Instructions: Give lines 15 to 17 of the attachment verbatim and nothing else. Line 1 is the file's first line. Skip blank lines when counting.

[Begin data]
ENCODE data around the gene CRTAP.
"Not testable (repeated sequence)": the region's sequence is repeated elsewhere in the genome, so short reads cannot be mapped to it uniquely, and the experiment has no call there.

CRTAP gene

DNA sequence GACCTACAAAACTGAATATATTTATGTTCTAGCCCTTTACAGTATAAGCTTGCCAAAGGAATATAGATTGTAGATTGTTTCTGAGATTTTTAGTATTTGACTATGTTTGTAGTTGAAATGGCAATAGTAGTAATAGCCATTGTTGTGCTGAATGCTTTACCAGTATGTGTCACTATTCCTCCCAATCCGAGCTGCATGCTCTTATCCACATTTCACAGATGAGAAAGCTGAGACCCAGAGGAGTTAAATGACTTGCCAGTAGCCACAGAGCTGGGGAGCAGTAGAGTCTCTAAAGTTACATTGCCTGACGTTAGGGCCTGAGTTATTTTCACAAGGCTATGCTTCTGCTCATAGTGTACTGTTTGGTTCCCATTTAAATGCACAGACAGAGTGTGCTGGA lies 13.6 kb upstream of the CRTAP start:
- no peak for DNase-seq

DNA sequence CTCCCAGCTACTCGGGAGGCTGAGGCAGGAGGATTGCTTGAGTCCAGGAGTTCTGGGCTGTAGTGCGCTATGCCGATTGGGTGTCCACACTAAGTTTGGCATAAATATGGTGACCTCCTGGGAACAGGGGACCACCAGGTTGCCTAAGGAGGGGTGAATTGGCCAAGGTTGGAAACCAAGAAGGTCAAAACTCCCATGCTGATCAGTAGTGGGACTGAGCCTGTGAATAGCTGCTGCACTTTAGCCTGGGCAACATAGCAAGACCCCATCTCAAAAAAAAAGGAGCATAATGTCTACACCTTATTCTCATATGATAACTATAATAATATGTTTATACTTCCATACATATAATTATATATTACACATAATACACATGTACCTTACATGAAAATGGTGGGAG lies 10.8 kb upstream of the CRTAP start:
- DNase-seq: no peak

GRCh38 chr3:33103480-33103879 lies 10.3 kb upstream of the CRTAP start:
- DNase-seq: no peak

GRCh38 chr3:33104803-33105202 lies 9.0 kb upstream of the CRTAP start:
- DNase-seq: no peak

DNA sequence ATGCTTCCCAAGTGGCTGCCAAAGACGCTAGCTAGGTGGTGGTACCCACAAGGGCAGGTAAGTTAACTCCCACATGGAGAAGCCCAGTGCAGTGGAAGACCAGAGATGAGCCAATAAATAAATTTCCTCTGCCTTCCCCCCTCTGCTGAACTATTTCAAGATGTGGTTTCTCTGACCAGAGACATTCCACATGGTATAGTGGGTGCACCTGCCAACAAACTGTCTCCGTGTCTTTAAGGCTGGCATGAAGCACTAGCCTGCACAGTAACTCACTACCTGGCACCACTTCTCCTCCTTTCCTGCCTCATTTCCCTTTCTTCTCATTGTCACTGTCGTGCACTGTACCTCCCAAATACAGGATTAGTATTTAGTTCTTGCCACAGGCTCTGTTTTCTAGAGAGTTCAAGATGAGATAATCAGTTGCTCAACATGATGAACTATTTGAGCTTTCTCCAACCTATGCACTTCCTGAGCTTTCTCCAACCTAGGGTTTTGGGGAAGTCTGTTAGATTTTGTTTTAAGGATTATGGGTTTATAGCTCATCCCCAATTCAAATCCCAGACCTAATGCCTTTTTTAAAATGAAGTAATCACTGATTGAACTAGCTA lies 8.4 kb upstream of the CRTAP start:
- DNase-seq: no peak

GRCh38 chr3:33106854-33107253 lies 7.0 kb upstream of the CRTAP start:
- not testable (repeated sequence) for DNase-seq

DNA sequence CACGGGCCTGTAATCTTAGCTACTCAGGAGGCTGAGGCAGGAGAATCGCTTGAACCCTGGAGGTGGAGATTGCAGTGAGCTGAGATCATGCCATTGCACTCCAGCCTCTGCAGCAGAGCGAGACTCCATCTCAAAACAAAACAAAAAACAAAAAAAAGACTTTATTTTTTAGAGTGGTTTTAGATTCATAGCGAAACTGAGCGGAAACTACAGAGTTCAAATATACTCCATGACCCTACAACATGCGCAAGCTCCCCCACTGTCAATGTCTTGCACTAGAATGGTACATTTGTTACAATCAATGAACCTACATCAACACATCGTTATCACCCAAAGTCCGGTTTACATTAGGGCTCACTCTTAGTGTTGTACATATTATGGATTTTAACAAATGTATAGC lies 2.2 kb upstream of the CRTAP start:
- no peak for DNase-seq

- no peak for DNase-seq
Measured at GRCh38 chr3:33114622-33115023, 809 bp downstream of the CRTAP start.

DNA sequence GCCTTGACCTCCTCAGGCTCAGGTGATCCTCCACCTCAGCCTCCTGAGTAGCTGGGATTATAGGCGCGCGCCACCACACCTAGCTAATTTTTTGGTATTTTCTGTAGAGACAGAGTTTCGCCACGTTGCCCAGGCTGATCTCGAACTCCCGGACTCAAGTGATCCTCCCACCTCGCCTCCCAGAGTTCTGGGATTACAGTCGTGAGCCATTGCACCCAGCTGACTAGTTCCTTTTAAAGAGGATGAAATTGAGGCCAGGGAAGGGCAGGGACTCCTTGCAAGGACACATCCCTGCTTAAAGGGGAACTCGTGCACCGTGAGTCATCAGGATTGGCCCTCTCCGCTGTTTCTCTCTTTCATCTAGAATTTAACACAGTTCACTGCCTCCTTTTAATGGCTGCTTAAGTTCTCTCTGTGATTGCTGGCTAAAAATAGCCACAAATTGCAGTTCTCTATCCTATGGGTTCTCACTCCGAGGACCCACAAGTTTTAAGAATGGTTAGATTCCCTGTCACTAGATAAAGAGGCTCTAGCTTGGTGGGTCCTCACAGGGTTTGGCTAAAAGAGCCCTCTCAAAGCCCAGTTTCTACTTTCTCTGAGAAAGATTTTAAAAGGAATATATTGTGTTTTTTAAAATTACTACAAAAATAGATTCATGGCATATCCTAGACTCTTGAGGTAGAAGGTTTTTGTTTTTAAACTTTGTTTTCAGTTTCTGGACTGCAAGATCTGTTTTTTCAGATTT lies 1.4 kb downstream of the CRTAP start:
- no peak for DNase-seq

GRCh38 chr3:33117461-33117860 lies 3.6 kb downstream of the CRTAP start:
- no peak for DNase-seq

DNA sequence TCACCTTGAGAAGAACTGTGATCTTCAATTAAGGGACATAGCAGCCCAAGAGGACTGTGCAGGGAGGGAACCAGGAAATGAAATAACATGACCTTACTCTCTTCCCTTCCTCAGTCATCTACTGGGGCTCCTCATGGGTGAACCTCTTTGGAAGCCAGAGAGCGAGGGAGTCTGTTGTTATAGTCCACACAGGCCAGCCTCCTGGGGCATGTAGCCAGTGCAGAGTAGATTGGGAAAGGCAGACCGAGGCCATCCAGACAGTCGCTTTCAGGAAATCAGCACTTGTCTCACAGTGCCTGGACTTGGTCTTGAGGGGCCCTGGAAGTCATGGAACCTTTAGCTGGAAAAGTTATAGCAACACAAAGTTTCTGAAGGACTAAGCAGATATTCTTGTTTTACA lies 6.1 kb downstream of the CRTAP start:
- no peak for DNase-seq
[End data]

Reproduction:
- not testable (repeated sequence) for DNase-seq

DNA sequence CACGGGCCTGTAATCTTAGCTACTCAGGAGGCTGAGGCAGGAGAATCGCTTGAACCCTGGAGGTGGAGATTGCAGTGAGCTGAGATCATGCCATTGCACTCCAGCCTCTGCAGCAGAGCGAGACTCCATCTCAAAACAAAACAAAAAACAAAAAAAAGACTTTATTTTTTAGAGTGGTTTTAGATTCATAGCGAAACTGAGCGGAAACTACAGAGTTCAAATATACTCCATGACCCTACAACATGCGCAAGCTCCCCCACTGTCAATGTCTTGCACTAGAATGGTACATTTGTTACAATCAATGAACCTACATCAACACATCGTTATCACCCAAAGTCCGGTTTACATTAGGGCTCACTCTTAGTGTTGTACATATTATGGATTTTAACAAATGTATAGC lies 2.2 kb upstream of the CRTAP start:
- no peak for DNase-seq